Ukrainians' new navy sails into a sea of troubles: Steve Crawshaw in Sevastopol on post-Soviet tension

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BORIS KOZHIN, Admiral of the Ukrainian navy, tried to put a brave face on things, as he and his officers took the launch back to Sevastopol after visiting the Hetman Sagaidachny, latest addition to the tiny fleet of an independent Ukraine. But he did not conceal his belief that he had been snubbed by the representatives of Moscow, on what should - in his view - have been a small moment of history.

That recent incident marked just one example of the almost continuous friction between Russia and Ukraine. Theoretically, the arguments between the two largest republics of the former Soviet Union have been settled. In practice, not.

As Russia stands at the crossroads, the daunting implications of this Sunday's referendum go well beyond the questions of what will happen within the dotted-line borders of the Russian federation. If the lack of domestic support forces President Boris Yeltsin to resign, it seems certain that his successor would be more nationalist than he is. And that, in turn, would have hugely important knock-on effects, in the rest of the former Soviet Union. The tensions in Sevastopol give an idea of what could yet explode.

The Hetman Sagaidachny is the first newly built ship to sail under the Ukrainian flag. Recently, it joined two other ships, reflagged from the Soviet Black Sea Fleet, which already fly the blue and yellow colours of Ukraine.

The Ukrainian ships are docked alongside dozens of other warships of the Black Sea Fleet, formerly the pride of Moscow's navy, which fly the Russian and even the Soviet flag. Thus, there is an unusual hotchpotch in the closed Crimean port of Sevastopol, where both Russians and Ukrainians claim jurisdiction.

Admiral Kozhin, a dapper man with a Clark Gable pencil moustache, said he was 'very happy' to have witnessed the arrival of the first new warship of his fleet in Sevastopol. But he added: 'It was a pity that nobody (from the Russian side) greeted us. Of course, I am at home here, so I didn't need anybody to come. But it is a celebration, after all.' The Russian rebuff suggests that the Russians and the Ukrainians in Sevastopol are hardly 'allied naval forces', as the official line of the Black Sea Fleet suggests. Rather, the two sides co-exist uneasily, at best.

Last spring, Mr Yeltsin insisted that the Black Sea Fleet 'is, was, and will be Russian'. A few months later, when an escort ship of the Black Sea Fleet ran up the Ukrainian colours, the Russians fired warning shots, until the ship scuttled to the safety of a Ukrainian port. In July, Mr Yeltsin and his Ukrainian counterpart, Leonid Kravchuk, reached a half-compromise about dividing the fleet. But tensions are far from resolved. Mr Yeltsin now seems keen to avoid conflict. But his nationalist critics in parliament say that any deal amounts to a sell-out to Ukraine, and would certainly take a tougher line.

Crimea is technically part of Ukraine: Russia, which had held it for two centuries, handed it as a 'gift' to Ukraine in 1954. But the Crimean parliament (a glorified local council) has declared Crimea to be a republic, with unclear status. Many of the mostly Russian population want Crimea to be part of Russia - or even part of a reconstituted Soviet Union. The Russian parliament, now fiercely at odds with Mr Yeltsin, last year voted to annul the 'gift'.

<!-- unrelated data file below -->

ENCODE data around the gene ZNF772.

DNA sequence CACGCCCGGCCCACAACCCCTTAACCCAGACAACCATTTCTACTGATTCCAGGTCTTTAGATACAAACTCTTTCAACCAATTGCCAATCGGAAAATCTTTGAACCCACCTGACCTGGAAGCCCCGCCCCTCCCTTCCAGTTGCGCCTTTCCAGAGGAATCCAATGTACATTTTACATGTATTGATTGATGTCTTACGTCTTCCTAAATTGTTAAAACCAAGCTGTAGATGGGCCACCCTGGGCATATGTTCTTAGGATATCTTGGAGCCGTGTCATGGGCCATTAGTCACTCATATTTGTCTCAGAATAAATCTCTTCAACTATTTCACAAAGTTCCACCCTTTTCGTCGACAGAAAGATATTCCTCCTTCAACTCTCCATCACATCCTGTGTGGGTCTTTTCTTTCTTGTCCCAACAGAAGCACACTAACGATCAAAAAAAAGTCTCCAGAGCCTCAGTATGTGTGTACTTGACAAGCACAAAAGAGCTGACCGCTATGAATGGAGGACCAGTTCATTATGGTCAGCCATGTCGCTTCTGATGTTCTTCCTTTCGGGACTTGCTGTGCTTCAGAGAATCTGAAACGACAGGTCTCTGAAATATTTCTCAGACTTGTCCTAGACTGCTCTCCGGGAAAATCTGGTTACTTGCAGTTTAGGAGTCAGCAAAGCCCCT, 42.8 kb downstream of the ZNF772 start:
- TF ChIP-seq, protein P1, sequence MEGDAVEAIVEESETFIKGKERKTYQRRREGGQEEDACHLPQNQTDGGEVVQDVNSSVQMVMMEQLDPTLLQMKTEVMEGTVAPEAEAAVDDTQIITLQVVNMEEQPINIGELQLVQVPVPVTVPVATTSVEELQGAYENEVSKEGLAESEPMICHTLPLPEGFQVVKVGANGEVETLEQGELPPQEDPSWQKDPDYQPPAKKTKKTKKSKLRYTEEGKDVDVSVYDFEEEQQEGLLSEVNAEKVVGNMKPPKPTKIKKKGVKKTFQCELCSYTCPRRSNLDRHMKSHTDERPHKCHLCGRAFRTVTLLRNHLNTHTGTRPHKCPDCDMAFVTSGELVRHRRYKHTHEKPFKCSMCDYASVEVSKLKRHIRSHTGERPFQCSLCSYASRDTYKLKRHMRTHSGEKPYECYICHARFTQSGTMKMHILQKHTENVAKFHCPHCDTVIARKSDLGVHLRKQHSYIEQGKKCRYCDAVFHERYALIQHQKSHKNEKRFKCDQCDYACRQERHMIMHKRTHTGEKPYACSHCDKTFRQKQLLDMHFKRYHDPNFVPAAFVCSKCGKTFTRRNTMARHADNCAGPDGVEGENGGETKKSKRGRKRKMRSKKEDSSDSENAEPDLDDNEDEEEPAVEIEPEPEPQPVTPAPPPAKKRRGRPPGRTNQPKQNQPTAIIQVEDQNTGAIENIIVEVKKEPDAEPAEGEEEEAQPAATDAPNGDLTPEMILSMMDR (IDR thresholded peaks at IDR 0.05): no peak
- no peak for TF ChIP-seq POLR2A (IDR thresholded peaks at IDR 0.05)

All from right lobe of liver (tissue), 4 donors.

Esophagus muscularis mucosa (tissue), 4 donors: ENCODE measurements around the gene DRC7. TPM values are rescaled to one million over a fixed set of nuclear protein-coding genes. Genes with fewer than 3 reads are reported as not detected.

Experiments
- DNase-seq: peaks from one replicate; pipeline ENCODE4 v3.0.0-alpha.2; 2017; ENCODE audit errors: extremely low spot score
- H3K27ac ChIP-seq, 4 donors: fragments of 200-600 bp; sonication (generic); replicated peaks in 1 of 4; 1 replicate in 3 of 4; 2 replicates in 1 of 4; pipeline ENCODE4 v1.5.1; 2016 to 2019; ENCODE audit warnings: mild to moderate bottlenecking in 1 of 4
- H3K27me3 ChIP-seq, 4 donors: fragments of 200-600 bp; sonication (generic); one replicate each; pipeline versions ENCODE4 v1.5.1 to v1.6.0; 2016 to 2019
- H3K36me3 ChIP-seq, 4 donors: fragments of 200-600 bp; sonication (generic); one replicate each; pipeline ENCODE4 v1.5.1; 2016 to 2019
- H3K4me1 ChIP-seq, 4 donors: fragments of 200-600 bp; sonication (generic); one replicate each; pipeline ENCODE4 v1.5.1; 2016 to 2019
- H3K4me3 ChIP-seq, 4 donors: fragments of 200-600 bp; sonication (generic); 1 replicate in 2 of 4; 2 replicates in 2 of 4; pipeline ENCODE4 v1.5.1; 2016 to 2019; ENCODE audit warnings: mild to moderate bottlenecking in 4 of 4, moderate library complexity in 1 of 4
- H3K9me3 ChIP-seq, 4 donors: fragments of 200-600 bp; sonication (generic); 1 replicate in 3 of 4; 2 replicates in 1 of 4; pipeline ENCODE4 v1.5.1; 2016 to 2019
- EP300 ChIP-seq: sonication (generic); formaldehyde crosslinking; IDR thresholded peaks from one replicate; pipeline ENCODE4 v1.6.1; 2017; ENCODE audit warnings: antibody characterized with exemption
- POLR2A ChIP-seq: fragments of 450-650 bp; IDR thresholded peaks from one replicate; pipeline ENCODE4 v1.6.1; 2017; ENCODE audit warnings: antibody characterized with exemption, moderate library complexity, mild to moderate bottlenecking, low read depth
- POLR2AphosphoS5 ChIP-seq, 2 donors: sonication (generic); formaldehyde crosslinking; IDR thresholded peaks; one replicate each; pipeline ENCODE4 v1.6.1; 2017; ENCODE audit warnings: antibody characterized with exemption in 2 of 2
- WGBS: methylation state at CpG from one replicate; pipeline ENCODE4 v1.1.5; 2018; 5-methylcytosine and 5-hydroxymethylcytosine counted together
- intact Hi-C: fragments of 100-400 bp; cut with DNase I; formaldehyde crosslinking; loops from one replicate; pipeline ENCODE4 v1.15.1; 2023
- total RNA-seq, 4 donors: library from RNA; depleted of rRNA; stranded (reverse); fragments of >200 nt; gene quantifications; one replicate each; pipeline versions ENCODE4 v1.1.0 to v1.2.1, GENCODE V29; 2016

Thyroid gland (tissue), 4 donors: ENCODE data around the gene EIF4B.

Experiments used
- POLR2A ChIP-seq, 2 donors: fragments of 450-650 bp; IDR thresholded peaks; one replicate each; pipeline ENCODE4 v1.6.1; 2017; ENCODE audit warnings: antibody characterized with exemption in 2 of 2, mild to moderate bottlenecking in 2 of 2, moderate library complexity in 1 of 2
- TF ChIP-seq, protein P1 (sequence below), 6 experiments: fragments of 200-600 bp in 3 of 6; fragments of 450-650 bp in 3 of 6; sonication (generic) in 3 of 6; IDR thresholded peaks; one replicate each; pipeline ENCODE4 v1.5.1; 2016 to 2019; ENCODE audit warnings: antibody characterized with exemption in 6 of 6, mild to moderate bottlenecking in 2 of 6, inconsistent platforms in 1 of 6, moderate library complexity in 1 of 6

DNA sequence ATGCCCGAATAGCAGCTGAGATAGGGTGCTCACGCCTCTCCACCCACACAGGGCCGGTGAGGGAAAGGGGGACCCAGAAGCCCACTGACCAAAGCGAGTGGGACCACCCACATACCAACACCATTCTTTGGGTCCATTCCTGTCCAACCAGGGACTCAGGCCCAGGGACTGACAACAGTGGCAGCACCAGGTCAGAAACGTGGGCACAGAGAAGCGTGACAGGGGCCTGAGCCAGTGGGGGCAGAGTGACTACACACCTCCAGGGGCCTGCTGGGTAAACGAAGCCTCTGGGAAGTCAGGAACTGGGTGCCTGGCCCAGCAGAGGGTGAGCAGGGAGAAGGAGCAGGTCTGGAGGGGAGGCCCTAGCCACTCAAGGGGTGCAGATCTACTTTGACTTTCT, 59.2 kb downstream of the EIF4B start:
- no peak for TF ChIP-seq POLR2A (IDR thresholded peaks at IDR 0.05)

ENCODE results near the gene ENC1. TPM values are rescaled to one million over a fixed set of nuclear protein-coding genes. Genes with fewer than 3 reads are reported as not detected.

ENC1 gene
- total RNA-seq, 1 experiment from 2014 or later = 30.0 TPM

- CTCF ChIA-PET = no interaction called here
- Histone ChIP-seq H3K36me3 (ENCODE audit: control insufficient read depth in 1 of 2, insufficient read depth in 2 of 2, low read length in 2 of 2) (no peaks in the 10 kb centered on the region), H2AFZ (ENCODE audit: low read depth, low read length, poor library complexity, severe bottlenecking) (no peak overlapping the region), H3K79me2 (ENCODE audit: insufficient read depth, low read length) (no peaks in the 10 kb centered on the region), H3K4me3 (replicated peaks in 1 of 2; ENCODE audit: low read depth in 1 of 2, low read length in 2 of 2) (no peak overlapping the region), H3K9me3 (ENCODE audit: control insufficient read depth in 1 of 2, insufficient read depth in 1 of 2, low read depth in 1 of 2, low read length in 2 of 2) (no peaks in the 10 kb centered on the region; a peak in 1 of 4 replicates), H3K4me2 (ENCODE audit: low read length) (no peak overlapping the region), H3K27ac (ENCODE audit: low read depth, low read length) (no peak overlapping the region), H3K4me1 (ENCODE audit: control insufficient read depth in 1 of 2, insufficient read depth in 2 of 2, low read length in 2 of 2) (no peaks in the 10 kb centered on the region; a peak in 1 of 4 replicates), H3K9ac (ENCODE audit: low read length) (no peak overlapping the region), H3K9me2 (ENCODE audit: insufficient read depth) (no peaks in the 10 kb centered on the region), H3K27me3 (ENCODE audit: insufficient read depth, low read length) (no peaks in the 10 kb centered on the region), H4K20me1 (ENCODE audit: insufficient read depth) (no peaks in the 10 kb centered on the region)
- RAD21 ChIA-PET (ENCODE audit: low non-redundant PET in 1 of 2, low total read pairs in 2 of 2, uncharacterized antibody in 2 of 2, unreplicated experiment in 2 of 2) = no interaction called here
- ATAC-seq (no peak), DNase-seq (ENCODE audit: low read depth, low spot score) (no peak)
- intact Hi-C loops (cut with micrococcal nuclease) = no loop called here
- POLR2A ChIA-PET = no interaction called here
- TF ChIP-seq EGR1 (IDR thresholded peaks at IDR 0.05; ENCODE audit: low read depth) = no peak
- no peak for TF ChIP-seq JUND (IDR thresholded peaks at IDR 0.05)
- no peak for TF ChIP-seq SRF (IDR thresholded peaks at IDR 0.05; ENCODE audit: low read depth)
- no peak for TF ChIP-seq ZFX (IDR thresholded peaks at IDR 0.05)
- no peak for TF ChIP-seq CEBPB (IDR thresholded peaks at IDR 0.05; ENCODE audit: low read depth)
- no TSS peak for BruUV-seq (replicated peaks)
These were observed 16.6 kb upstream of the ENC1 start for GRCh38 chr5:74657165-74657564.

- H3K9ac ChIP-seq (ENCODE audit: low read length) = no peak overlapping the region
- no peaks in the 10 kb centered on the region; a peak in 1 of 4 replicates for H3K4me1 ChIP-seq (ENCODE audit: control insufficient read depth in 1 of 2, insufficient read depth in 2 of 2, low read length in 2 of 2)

It is theoretically forbidden - for foreigners and locals alike - to go to Sevastopol except with a special permit. Documents are checked on the way into town, and questions are asked. But, with a little luck, you can be invited to bluff your way through - as a passenger in a military car. On arrival in Sevastopol, both Russian and Ukrainian military authorities happily talk to the foreign visitor and neither seem bothered how you got there or whether you possess the required purple stamp. In a word, it is post-Soviet chaos.

On arrival in Sevastopol, one sees Soviet symbols are everywhere. Even the launch that brought us back from the Hetman Sagaidachny to the main jetty in the town was flying the hammer-and-sickle naval flag. In the recently restored Museum of the Black Sea Fleet, slogans attacking Western imperialism ('the most evil enemy of humanity') are prominently displayed.

Andrei Grachov, spokesman for the Black Sea Fleet - a post- Soviet hybrid who has the complete works of Lenin on his bookshelf and was listening to the BBC World Service when the Independent arrived unannounced in his office - says the division of the Black Sea Fleet is, in practical terms, impossible.

He insists that the Yeltsin- Kravchuk division deal 'wasn't a solution at all', and argues, too, that Crimea should stay together with Russia in some form of federation. He adds: 'I don't exclude the possibility of confrontation, in the future.'

Some of the politicians who want to replace Mr Yeltsin might find such a confrontation convenient, to distract from the domestic problems yet to come. Certainly, an explosion could be hideous. Yuri Meshkov, leader of the main pro-Russian movement in the Crimea says: 'None of us can come to terms with being citizens of another state (Ukraine). Maybe we're different from Yugoslavia. But the strength of the explosion will be greater than in Yugoslavia.'

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